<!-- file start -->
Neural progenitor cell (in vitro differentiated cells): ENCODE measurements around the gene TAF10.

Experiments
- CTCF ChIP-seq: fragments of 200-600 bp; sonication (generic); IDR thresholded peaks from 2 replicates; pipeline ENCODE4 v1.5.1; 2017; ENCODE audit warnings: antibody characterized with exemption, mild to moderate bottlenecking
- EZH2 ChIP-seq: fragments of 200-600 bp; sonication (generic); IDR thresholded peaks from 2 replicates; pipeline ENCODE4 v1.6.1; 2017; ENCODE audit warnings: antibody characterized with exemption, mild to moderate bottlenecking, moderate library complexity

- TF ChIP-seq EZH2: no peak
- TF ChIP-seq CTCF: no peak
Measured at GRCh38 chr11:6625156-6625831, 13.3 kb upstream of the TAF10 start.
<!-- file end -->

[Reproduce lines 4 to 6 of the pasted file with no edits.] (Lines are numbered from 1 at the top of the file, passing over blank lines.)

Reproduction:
- EZH2 ChIP-seq: fragments of 200-600 bp; sonication (generic); IDR thresholded peaks from 2 replicates; pipeline ENCODE4 v1.6.1; 2017; ENCODE audit warnings: antibody characterized with exemption, mild to moderate bottlenecking, moderate library complexity

- TF ChIP-seq EZH2: no peak
- TF ChIP-seq CTCF: no peak